Breakfast at the hotel, pack-up, and head out on a 20-minute drive north along 414 to Lamoreaux Landing Winery. Enjoy expansive lake views, vineyard-designated Rieslings, and a méthode champenoise sparkler. Nearby, visit Hector Wine Company—winemaker Justin Boyette does wonders with grapes. They also produce a higher-end label called Forge, known for its controversial (due to some oak contact) but lovely, textural Riesling. Time for lunch just five minutes away at Danoâ€™s, a modern, Viennese-inspired restaurant with outdoor tables. Post-meal, start your 30-minute drive to the western shore of Seneca Lake. First stop along highway 14 is Hermann J. Weimer, a justifiably famous producer of premium Riesling. Overnight at Glenora Inn, and seek finer dining back 30 minutes away on the east side of the lake at Suzanne Fine Regional Cuisine or locally beloved Stonecat CafÃ©. If you’re desperately tired, eat at the hotel’s Veraisons.
Breakfast at the hotel, pack-up, and head north along highway 14 for about 15 minutes to Anthony Road for their exceptional Art Series Riesling. A very short drive from there is Red Tail Ridge, run by husband and wife team Mike Schnelle and Nancy Irelan. Ask for the Teroldego and Blaufrankisch. Next door, Fox Run Vineyards offers a fantastic line-up, including the Lake Dana Geology Series Rieslings, which can be enjoyed over a lunch of charcuterie and cheese from their café. Before departing, track down the electric Tierce Riesling (a collaboration between Red Newt, Anthony Road, and Fox Run, and sold at all three). If you aren’t wined-out, continue north for another seven minutes to Billsboro winery, owned by winemaker Vinny Aliperti (also of Atwater). If you can only handle one more winery, however, make it Ravines, which is twice as far north, for their superb dry Riesling and Cerise red-blend. You’re now at the north end of the Seneca Lake, so stay at Geneva on the Lake or Bragdon House B&B, and dine in Geneva town at the Red Dove Tavern.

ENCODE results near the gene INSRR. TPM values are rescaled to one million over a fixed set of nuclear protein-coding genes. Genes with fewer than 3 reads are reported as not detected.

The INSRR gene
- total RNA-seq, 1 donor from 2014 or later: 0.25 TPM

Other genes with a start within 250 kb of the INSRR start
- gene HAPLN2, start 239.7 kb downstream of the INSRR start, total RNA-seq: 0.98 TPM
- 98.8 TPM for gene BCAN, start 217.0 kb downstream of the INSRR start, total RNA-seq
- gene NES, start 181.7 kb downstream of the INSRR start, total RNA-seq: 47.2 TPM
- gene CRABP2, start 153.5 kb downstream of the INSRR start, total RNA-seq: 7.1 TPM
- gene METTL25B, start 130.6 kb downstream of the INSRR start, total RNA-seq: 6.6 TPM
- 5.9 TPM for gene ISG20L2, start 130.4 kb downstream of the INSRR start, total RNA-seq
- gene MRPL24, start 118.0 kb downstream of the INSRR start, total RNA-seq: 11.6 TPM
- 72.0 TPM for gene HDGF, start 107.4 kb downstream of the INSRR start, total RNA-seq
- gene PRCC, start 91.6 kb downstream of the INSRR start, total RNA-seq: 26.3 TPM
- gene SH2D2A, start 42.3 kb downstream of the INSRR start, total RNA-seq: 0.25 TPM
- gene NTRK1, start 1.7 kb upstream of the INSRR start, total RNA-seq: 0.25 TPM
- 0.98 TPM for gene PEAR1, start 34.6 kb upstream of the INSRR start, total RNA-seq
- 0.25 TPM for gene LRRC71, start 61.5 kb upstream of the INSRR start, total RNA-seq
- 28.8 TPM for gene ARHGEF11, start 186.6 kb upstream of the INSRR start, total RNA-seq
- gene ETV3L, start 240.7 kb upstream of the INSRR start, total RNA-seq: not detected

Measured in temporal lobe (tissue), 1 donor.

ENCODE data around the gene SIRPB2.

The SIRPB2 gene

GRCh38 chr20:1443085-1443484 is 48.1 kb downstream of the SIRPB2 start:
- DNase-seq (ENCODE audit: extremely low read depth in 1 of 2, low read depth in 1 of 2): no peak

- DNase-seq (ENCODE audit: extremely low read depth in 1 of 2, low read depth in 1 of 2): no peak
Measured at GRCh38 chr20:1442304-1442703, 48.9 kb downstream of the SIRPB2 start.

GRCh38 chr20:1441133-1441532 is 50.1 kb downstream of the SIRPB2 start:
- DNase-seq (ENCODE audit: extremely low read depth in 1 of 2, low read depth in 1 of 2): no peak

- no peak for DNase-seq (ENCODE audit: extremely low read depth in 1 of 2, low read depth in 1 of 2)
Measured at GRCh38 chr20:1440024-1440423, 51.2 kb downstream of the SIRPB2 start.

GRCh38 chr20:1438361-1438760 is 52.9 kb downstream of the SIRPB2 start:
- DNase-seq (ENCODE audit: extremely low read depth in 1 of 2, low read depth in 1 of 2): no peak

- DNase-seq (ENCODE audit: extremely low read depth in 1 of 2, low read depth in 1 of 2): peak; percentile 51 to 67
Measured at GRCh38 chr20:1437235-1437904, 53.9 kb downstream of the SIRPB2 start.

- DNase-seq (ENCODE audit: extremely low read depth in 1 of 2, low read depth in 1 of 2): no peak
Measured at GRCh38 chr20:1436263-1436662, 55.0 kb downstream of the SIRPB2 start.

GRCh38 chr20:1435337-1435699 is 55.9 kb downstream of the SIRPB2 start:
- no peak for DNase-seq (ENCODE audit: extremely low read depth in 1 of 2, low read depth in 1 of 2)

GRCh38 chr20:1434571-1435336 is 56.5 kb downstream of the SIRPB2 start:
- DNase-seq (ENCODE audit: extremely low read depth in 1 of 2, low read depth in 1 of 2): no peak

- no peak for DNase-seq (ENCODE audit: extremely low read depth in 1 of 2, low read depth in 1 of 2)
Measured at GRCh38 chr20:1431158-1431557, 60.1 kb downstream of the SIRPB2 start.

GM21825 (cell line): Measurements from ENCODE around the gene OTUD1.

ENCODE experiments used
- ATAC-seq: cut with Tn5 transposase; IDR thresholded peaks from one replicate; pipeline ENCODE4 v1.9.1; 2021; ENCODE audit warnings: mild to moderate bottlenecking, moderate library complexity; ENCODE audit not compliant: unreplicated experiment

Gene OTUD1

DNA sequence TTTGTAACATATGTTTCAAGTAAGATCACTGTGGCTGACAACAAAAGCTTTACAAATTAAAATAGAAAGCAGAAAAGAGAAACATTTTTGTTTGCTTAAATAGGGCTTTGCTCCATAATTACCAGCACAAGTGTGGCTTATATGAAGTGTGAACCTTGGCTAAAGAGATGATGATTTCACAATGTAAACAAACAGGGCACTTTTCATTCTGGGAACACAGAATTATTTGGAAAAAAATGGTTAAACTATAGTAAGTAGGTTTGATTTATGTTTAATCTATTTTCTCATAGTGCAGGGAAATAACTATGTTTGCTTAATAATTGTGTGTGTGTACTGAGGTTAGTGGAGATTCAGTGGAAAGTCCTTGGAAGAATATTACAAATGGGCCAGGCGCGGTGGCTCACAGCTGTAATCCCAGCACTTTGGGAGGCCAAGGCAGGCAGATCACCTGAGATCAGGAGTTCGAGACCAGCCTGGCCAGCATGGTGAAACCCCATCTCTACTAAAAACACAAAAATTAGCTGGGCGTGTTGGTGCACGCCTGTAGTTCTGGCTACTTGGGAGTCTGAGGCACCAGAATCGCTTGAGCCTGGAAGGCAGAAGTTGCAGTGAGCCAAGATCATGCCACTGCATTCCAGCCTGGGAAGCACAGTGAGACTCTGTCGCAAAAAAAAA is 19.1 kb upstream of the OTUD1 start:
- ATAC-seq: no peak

Breakfast at the hotel, pack-up, and head over to Lake Keuka, the prettiest of the lakes, for a tasting at Dr. Konstantin Frank. This fourth-generation family winery laid the foundation for the Finger Lakes wine industry. On your way back to Hammondsport, pop in to Keuka Lake Vineyards for a comparison tasting of small batch, single-site Rieslings. Catch a quick lunch in town at the Village Tavern. If you’ve got one more winery in your system, visit McGregor on the opposite shore of Keuka Lake. It’s almost 30 minutes away along gently curving back roads and over rolling country, but you’ll be rewarded for the effort.
Member Comments (2) Post a Comment
Hi, I am the author of this article, and yes, Ravine's has a new tasting room up at the Northern tip of Seneca now. Recently opened, so that may be why you are confused serbrew. Thanks for your comments otherwise.
Excellent Article! However. towards the end of the Day 4 part Ravines is mentioned and being at the North end of Seneca Lake... If you are at Ravines, you are at the East Side of Keuka Lake (apparently they have a satellite tasting room in Geneva?) about in the middle with McGregors about 5 minutes away from there. So that is a huge gaffe in my opinion on this article.
If you make it to McGregors, you definitely want to try the Reds... Especially the Black Russian Red. There is NO wine like it in the world.